Detection of human papillomavirus DNA in feline premalignant and invasive squamous cell carcinoma
Squamous cell carcinoma (SCC) is the most common malignant cutaneous and oral neoplasm of cats. Papillomavirus (PV) DNA has been identified in a proportion of feline Bowenoid in situ carcinomas (BISCs), cutaneous SCCs and a single oral SCC, but its exact role in the pathogenesis remains unknown. In humans, it has been suggested that ultraviolet (UV) light and human PV (HPV) may act as cofactors in cutaneous SCC carcinogenesis. Little is known about the influence of UV light on PV prevalence in feline cutaneous lesions, including actinic keratosis (AK). Additionally, PV prevalence in noncutaneous feline lesions, including oral SCC, is largely not known. This study aimed to determine the presence of PV in 84 cats with premalignant and invasive SCC from cutaneous and noncutaneous sites using polymerase chain reaction and to investigate an association with UV light. Papillomaviral DNA was amplified from two of 12 cases of AK, seven of 22 BISCs, nine of 39 cutaneous SCCs and two of 35 non-cutaneous SCCs. Of the PV DNA sequenced, 50% was most similar to HPV of the genus Betapapillomavirus, while the other 50% was most similar to Felis domesticus PV type 2. Exposure to UV was not associated with an increase in PV for cutaneous SCC. The results of this study suggest that in the cat, HPV DNA may be detectible within a higher percentage of squamous lesions than previously demonstrated, UV exposure may not be a confounder for PV presence, and noncutaneous lesions may have a low prevalence of PV.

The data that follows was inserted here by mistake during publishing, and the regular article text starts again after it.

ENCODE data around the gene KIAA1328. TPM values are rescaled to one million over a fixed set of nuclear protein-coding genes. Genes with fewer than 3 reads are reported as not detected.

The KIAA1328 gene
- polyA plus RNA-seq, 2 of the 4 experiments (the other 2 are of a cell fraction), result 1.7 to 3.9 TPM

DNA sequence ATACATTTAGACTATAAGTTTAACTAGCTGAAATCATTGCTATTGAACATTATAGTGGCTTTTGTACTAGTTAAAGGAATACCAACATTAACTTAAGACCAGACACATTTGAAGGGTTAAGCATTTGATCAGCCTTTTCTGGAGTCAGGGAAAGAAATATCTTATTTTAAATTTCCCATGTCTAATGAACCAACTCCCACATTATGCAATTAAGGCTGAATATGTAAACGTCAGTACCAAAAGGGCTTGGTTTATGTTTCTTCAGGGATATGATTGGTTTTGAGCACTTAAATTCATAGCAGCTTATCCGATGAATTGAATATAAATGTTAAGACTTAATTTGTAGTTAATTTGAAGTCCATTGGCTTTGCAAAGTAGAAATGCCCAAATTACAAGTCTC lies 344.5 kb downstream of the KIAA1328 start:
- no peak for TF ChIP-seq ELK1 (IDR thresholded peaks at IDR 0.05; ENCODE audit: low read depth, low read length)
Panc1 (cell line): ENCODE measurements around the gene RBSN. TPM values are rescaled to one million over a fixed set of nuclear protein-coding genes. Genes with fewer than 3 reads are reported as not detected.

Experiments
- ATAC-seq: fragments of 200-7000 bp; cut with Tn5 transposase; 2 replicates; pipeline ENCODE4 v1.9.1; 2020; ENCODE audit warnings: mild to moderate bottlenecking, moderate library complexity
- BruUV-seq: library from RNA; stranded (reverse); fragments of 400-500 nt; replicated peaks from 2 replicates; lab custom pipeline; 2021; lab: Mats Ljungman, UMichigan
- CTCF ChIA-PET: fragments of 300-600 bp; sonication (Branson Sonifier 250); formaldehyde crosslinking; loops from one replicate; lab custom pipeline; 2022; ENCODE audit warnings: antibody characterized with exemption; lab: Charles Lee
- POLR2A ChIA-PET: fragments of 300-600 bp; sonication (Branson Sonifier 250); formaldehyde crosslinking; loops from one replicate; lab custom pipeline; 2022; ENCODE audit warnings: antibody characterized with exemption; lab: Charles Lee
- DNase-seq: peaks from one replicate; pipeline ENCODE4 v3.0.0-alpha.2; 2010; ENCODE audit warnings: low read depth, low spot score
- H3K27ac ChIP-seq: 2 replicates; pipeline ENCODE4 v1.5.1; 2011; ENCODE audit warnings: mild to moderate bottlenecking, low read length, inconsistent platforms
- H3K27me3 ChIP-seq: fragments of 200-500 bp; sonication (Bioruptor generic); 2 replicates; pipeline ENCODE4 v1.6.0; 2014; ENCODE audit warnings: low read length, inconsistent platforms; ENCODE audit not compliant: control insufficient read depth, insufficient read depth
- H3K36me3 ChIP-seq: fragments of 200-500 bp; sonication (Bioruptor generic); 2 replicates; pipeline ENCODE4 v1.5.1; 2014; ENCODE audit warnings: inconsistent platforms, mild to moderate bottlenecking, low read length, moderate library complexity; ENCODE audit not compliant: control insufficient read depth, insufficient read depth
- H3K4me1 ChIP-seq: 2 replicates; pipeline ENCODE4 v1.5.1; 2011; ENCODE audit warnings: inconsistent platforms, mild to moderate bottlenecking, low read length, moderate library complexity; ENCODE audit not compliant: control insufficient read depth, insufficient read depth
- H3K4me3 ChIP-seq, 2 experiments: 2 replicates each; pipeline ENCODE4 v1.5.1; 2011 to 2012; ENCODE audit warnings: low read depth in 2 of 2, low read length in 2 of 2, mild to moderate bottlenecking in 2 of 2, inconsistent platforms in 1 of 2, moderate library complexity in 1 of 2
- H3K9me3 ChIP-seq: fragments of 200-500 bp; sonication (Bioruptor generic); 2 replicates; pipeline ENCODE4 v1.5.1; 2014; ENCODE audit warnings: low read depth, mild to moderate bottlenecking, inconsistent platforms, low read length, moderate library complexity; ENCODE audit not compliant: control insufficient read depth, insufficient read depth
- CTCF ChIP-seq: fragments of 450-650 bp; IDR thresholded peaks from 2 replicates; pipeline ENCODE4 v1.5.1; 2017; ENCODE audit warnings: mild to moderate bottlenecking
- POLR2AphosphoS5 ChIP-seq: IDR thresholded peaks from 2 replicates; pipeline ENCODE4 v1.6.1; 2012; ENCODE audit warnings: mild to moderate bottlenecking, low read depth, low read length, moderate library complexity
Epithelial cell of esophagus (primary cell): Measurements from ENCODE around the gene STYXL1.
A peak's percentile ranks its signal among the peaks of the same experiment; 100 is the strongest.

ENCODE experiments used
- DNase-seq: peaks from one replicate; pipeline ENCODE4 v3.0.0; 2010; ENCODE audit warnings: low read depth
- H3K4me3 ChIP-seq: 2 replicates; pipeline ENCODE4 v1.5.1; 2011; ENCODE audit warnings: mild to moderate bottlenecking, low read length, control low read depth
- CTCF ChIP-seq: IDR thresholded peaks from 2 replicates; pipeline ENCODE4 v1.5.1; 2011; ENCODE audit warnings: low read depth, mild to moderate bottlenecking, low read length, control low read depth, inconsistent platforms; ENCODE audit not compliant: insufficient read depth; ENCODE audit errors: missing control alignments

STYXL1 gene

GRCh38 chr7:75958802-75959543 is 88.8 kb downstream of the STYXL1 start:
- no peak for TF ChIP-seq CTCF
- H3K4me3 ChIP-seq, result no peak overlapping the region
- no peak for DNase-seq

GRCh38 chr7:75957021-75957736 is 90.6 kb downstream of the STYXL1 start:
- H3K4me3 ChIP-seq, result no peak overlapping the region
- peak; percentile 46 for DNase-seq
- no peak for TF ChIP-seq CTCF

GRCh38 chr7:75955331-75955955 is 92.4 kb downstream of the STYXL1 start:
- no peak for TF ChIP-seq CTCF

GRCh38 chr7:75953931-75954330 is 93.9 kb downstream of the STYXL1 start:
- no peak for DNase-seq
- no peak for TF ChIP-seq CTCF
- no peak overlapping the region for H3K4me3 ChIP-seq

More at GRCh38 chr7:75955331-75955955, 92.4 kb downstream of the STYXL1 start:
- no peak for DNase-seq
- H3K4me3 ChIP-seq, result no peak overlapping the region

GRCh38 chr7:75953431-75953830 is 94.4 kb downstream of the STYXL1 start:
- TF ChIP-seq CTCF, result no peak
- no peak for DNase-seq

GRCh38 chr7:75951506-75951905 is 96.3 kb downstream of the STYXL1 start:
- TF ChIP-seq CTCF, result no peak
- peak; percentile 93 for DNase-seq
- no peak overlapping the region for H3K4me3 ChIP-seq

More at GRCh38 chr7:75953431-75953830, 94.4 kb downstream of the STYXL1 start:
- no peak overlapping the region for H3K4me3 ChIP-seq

Sarah O'Neill, Kim M. Newkirk, Eman A. Anis, Rupal Brahmbhatt, Linda Frank, and Stephen Kania. "Detection of human papillomavirus DNA in feline premalignant and invasive squamous cell carcinoma" Veterinary Dermatology 22.1 (2010): 68-74.
This document is currently not available here.